New book looks at Kyle Van Noy's legacy on and off the field, part 1

By Scott Rappleye

For the Deseret News

Published: Thursday, June 19 2014 10:35 a.m. MDT

Updated: Thursday, June 19 2014 10:35 a.m. MDT

Brigham Young Cougars linebacker Kyle Van Noy (3) gives his mother Kelly his defensive MVP trophy after the Poinsettia Bowl in San Diego Thursday, Dec. 20, 2012. BYU beat San Diego 23-6.

Jeffrey D. Allred, Deseret News

Editor's note: The following is an excerpt from the Scott Rappleye's book "Kyle Van Noy: The Game Changer."

San Diego, California, has been like a second home for BYU football. Many historic moments have happened there. Some have come while playing the San Diego State Aztecs when BYU was a member of the Western Athletic Conference and Mountain West Conference. LaVell Edwards earned career victory No. 100 in San Diego. Led by Ty Detmer's then school record 599 yards passing, BYU rallied from a 28-point second half deficit to tie San Diego State 52-52 — an NCAA record for highest scoring tie. The longest run in BYU history — 95 yards — happened on San Diego soil.

Other historic moments have come during bowl games. San Diego is the site of the Holiday Bowl. BYU played in the first seven Holiday Bowl games and 11 times overall from 1978 to 1993. It was during Holiday Bowl III that Jim McMahon led BYU to, arguably, the greatest comeback in college football bowl history as BYU trailed SMU by 20 points with 3:58 to play in the game. Quarterback Steve Young caught a touchdown on the final play of his Cougar career. BYU locked up the 1984 National Championship with a Holiday Bowl victory.

After Provo, it is quite possible that more historic moments in BYU football have happened in San Diego than anywhere else. When BYU was selected to play San Diego State in a bowl game in San Diego, it seemed that another historic moment in Cougar lore was destined to happen.

As an independent, BYU had worked out a deal with the Poinsettia Bowl to play there in 2012, if the Cougars were bowl eligible. The bowl selected the hometown Aztecs to be BYU's opponent. San Diego State was having one of its better seasons. The Aztecs won nine games and beat Boise State in Boise to win a share of the MWC Championship. On the other hand, BYU stumbled into the bowl with a 7-5 record. It appeared to be the perfect chance for San Diego State to exact revenge on the Cougars. For over 35 years, BYU had been a thorn in the Aztecs' side. Most recently, San Diego State felt a controversial ruling on a replay enabled BYU to win the last time these two schools met in 2010.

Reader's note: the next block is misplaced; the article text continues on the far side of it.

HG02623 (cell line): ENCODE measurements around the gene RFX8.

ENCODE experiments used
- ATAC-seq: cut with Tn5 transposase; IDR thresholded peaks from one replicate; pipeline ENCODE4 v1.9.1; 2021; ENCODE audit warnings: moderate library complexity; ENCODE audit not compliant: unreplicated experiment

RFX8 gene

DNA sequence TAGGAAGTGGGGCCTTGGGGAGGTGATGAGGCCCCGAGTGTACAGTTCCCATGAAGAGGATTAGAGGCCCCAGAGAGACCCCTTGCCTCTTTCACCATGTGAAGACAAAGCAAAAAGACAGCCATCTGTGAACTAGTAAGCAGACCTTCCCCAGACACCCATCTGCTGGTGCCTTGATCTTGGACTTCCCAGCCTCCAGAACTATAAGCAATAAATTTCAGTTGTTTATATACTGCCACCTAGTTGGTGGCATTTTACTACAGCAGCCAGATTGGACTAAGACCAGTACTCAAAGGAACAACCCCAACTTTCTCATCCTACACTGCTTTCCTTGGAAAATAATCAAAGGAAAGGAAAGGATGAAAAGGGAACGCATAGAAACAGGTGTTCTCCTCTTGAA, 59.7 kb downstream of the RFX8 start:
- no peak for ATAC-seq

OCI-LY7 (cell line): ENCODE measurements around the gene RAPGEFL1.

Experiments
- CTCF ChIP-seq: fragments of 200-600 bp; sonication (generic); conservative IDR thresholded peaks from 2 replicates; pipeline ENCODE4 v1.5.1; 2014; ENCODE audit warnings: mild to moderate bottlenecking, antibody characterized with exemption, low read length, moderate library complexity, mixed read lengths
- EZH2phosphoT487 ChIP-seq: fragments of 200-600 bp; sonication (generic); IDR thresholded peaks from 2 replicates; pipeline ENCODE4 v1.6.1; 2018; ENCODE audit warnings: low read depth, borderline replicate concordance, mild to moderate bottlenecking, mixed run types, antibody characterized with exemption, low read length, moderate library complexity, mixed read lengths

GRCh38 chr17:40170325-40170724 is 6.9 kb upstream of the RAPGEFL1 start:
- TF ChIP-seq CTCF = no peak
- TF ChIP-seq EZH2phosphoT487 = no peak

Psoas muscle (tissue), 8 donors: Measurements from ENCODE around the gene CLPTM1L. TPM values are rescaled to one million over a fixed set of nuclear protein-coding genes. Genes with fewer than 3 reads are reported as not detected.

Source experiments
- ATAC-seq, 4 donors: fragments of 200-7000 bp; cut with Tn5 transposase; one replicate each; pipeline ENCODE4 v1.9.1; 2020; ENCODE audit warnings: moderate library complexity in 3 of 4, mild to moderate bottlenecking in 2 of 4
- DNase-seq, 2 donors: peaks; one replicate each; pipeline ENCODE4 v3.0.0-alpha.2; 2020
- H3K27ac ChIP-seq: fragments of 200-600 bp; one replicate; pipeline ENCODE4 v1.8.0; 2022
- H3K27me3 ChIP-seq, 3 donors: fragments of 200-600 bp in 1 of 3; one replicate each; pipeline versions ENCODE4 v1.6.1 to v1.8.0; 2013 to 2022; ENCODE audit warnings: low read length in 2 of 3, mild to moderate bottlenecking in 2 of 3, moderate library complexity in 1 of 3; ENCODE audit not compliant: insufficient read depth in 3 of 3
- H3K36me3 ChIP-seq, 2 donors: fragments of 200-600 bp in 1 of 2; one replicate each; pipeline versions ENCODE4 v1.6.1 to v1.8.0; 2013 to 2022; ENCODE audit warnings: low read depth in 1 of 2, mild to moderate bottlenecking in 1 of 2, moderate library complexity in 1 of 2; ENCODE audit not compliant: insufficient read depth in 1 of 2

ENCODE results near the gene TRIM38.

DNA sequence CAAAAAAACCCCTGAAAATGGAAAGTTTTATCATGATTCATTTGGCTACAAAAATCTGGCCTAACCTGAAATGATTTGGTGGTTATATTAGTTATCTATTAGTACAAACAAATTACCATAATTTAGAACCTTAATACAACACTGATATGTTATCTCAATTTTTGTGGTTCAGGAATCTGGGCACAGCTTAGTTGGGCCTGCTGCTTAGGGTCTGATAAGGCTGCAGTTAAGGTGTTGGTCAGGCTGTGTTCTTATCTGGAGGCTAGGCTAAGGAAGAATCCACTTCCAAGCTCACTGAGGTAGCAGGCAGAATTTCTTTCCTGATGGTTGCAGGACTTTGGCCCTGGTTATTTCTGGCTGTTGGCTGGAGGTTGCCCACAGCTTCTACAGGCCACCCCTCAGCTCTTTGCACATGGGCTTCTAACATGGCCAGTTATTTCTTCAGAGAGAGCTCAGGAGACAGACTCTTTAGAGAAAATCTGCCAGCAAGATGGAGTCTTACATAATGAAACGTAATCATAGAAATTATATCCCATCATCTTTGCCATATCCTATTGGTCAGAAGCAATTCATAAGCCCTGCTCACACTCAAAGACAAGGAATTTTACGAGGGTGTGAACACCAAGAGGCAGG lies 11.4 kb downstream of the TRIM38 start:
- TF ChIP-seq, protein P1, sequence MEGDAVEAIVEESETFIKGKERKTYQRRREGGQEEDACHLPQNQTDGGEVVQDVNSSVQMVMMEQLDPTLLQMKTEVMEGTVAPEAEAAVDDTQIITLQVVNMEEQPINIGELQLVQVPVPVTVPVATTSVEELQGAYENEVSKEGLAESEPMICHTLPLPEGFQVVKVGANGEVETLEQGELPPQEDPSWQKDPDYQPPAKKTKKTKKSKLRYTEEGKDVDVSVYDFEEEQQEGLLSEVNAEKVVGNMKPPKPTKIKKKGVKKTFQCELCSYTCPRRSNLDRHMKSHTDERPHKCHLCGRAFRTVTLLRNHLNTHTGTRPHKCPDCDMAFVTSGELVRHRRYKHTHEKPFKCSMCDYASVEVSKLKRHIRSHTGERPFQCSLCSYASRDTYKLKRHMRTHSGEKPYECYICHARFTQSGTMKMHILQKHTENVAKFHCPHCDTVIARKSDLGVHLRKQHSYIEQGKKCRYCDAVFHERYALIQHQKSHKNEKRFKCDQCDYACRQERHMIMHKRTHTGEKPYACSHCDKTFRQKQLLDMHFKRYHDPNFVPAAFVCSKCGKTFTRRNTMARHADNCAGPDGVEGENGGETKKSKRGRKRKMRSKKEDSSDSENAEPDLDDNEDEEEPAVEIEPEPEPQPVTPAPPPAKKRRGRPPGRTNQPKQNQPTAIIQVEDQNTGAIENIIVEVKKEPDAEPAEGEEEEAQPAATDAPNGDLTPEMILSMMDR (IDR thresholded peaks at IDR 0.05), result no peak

Beating BYU wouldn't be easy. The Cougars boasted their best defense in school history, and one of the best in the nation. Nevertheless, San Diego State had a 6-3 lead entering the fourth quarter. Kyle Van Noy had played very well through the first three quarters. He already had six tackles, two tackles-for-loss, and blocked a punt. The only problem was that none of Van Noy and the rest of the Cougar defense's stellar play was being reciprocated by the offense.

At the start of the fourth quarter, it appeared the BYU offense had turned the corner. BYU faced third-and-goal at the 4-yard line. However, a throw to the goal line was tipped and intercepted by San Diego State. The Aztecs took over at the 3-yard line.

As the foremost play maker on defense, Van Noy knew it was time to take matters into his own hands.

“We were talking about, as a unit, we need to step up and someone needs to cause a turnover,” Van Noy said after the game.

Causing turnovers was Van Noy's specialty. During the regular season he had forced five fumbles and added an interception. In this crucial moment, he reached into his bag of tricks and dusted off a play from the year before.

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